Ronald C. Spooner
The Port Arthur News
PORT ARTHUR —
Well, the elections are over. Democrats — and Republicans who vote for Democrats — have much to be proud of and hopeful for. Voters have said with their votes and responses to polls that they want taxes of the wealthy raised. Many wealthy people have even asked for their taxes to be raised. House Republicans, ignoring victories by Democrats for the presidency and control of the Senate, are saying that their holding on to the House of Representatives was the people's telling House representatives stay the course on taxing the wealthy.
While the substantial victory by President Obama was compelling, and Democrats gaining Senate seats encouraging, failure to win over the House left House Republicans with a false sense of security.
Republicans are trying to spin that the small victory by the President cast a shadow on the significance of his overwhelming victory in the electoral college.
But they forget that many Democrats don't even bother to vote in states — notably most southern states — where this Democratic president has no chance to win. If presidents were elected based on the total votes for candidates, most of those stay-at-home voters would have voted. And the Obama team would have campaigned differently, targeting all states in a different way.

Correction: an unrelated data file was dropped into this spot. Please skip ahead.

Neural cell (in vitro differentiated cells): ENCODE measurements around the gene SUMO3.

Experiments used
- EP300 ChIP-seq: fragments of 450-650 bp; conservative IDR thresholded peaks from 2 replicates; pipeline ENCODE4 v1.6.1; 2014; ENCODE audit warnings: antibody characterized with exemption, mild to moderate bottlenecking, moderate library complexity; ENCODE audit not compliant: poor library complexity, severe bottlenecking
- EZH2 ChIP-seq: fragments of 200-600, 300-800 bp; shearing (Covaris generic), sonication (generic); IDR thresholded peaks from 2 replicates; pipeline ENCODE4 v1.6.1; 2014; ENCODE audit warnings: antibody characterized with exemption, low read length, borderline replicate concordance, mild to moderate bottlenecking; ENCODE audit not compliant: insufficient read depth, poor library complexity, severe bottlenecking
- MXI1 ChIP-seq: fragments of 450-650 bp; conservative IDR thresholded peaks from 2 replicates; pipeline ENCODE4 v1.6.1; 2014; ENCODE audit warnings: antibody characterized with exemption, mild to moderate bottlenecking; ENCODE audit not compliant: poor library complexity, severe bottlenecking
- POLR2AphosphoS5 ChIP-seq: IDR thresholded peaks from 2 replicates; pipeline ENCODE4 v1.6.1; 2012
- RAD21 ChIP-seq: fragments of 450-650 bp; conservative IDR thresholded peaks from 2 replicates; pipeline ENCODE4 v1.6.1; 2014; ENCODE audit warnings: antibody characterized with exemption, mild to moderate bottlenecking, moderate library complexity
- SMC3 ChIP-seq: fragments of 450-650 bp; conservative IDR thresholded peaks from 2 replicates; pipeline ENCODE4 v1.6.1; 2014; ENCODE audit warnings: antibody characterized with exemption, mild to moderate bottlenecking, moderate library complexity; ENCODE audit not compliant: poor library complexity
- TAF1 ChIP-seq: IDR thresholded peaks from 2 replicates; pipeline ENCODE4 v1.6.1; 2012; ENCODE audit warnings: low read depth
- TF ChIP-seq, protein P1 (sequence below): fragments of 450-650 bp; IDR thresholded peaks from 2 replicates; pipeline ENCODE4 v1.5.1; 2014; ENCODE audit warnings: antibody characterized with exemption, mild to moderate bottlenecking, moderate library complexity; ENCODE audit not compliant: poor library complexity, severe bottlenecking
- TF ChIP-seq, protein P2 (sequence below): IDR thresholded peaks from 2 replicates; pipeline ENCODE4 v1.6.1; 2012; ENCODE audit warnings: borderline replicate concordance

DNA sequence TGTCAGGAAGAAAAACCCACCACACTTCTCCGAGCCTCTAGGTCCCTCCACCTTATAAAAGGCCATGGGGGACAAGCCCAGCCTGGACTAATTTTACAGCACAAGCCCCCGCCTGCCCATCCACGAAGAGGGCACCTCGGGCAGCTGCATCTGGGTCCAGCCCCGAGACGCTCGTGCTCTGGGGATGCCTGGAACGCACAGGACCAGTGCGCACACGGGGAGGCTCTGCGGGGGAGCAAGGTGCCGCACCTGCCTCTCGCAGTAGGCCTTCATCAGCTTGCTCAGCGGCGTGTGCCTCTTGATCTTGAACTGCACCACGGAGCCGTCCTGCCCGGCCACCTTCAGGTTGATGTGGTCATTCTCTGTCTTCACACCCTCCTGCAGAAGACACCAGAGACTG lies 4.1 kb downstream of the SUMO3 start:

There are several possible reasons for the successes of Democrats in this year's elections, among them: (1) attempts to suppress votes of minorities and poor people outraged fair-minded Republican voters who decided to show their outrage by voting for Democrats, (2) suppression attempts motivated those targeted to vote — even those who otherwise might not have voted, and (3) many other Republicans voted Democratic to voice their opinions that money is not speech and corporations are not people.
But this is the beginning of a new election cycle. The President has committing himself to continue trying to reach across the aisle. Speaker Boehner is saying the House will only reach back if Obama and the Senate Democrats are ready to surrender. Votes have said continually that the big deal should be balanced between spending cuts and tax increases. But the problem may not be just Republicans. Democrats' supporters are publicly calling for the Senate to reject the President’s intension to place the "big three" on the table toward addressing the national debt and deficit problems. That is a call for gridlock.
So is the reason why there was no grand bargain reached between President Obama and Speaker due to the fact that the President could not deliver on his part of the compromise he had worked out with Boehner? Was that a political strategy to characterize the Ryan Medicare plan as "pushing Grammy over the cliff"?
Medicare and Social Security solutions are simple at the start: End them at some levels of income where people can afford to pay for their own insurance and supplement their retirement incomes with personal savings. They could also be phased-out, beginning at some yearly income such as $60,000 and phase it out at the incomes where people would be responsible for their own insurance.